Childrens rights to safety
My youngest daughters father arrived at my flat intoxicated with a homeless man in tow. He had invited the homeless man to spend the night. When I told him that there was no way the man was going to spend the night in my flat and that he must send him away as he is putting myself and my two daughters in danger, he pretended to take the man elsewhere and then snuck him back onto the property to sleep in the corridor. The reason my childs father was there was because she had Honors day at school and he was invited to attend. He stays in Pretoria and we stay in Boksburg. He did not ask permission to spend the night at my flat, but for the sake of peace, I did allow it even though he was intoxicated. My question is – I want to stop him from visiting my daughter as he is always intoxicated when he comes to see her. This last stunt was the last straw and has caused my children to be very upset. Both my daughters are in the middle of exams and they really don’t need this kind of upset going on. Years ago, when my daughter was 2, there was a court order that stated he may only see her at my flat with me supervising. She is now 10 so I don’t think the court order is valid anymore. She does not want to see her father and to top it all off – he does not pay any maintenance towards her upbringing.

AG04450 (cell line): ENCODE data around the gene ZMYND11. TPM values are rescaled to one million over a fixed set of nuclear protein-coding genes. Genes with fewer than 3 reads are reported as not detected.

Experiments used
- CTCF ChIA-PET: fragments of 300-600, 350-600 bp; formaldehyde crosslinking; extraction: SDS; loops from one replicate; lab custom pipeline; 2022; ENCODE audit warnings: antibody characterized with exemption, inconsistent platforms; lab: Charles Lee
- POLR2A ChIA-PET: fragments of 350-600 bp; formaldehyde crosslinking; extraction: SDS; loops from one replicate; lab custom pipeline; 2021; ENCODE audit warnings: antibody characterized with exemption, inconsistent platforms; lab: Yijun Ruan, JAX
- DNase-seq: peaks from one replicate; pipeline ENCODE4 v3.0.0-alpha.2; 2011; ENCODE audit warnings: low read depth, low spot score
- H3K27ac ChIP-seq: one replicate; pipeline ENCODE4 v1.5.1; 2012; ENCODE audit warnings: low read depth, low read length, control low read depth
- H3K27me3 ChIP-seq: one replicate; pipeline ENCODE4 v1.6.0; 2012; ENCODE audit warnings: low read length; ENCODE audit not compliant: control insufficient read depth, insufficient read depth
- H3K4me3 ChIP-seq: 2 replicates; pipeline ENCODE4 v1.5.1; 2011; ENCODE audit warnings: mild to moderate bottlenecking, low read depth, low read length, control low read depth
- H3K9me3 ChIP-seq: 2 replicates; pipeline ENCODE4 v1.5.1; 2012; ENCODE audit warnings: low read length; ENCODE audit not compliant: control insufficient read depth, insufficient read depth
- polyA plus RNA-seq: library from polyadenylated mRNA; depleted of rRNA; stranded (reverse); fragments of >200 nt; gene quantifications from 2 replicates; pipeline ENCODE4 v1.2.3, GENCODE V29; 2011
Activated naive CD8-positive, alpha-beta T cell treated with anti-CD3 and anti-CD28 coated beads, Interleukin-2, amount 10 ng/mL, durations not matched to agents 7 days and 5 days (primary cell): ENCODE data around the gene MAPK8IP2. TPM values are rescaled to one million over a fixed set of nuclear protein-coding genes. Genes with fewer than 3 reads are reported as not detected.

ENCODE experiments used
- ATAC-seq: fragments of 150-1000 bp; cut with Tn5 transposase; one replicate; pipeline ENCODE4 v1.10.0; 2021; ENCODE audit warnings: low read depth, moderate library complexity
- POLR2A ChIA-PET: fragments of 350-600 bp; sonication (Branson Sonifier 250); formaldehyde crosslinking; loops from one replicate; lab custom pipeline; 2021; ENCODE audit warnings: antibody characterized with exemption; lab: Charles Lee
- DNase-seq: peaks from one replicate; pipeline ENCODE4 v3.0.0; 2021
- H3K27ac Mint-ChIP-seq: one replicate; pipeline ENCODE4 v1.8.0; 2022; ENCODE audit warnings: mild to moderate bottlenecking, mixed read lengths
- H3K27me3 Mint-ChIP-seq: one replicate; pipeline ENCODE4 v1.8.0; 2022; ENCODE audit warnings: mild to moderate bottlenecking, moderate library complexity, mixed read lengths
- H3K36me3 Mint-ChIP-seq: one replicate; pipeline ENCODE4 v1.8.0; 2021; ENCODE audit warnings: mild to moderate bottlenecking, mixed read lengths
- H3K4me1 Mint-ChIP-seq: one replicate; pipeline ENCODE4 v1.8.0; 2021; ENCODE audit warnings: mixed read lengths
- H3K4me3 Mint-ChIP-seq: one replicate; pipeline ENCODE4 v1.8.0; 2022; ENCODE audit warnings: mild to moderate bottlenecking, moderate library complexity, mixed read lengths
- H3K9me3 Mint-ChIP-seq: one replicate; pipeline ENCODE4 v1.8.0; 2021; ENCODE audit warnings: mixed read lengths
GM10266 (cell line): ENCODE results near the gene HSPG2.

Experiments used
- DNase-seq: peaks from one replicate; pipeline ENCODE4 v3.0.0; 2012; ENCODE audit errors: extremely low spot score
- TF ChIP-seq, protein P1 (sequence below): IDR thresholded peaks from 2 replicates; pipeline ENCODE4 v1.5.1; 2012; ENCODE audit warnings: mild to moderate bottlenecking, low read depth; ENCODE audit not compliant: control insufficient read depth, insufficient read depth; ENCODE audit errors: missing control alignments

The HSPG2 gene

Is there anyway I can put a stop to his visiting her?
What you are seeking is the exclusive guardianship of your daughter. In terms of the Children’ Act, only the court can make such a ruling taking into account relevant factors. You have to approach the Children’s court (also referred to as family court) in the area where you reside with your child and apply. On the issue of maintenance, nothing in law avail him of the liability. If there is an existing maintenance order in place, and he is not paying, then approach the police station. It is a crime to flout maintenance order granted by the court of law.
If the court in its order several years ago concerning supervised visit did not put a time period when it will fall away, then the order is as valid as it were when your daughter was 2. Remember, even at 10, she is still a minor.